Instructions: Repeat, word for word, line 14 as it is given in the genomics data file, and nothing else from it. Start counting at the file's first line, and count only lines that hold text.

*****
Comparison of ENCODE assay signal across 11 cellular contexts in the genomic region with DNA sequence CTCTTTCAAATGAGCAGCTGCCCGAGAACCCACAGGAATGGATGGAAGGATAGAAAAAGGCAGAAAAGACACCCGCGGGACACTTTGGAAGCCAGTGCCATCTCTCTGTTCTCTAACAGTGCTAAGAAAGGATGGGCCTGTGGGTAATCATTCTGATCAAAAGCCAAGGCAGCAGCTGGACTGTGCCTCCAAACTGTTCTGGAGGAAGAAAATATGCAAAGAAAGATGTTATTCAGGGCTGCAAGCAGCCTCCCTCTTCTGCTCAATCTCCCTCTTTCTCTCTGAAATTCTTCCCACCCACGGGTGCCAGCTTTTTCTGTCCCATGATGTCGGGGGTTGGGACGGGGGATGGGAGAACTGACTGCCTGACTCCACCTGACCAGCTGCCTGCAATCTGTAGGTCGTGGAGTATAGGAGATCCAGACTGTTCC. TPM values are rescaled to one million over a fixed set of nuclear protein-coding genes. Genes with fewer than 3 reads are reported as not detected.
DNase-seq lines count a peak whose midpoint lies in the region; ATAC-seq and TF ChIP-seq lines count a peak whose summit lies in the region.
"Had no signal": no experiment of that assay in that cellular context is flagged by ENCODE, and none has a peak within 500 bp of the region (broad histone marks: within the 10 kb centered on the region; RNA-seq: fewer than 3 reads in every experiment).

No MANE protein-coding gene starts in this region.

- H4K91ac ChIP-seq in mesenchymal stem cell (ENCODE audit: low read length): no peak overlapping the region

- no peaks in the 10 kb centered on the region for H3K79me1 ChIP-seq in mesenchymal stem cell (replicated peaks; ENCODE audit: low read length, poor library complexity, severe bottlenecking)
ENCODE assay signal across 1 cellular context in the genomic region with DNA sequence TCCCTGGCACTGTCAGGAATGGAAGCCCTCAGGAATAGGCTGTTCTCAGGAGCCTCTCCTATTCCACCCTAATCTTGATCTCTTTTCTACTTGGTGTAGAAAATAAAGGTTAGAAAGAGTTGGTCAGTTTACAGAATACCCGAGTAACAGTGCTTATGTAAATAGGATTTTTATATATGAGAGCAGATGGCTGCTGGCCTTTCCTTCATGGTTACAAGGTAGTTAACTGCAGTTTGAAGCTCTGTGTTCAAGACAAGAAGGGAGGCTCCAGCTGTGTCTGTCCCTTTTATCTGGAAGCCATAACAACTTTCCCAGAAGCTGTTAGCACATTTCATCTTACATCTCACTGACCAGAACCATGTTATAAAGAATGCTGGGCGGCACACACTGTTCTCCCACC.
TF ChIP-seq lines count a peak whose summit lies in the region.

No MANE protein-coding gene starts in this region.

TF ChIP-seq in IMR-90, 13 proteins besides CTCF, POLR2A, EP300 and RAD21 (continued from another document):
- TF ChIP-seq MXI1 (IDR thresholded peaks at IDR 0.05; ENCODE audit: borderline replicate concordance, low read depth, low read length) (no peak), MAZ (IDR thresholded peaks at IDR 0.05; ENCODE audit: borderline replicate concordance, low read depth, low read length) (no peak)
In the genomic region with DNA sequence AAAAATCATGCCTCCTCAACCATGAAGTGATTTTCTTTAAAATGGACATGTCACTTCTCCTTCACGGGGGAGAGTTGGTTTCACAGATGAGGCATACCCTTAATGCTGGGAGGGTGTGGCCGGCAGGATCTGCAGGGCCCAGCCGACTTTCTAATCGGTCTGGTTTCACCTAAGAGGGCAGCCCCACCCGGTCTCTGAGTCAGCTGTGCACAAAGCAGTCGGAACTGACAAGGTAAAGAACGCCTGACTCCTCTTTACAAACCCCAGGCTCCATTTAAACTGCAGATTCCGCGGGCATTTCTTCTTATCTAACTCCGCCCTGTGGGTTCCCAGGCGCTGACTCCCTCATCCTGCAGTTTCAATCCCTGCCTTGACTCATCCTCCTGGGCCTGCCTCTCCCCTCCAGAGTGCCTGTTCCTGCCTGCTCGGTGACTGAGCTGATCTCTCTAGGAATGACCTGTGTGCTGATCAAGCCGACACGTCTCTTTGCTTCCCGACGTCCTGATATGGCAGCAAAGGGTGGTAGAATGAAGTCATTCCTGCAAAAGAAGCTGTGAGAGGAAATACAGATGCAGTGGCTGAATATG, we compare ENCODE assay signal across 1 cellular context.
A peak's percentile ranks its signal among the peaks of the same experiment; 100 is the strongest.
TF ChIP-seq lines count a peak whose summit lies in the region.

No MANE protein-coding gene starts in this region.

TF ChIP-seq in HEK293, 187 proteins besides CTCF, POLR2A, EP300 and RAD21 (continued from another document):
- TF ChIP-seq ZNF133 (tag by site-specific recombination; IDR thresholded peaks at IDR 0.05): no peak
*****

TF ChIP-seq lines count a peak whose summit lies in the region.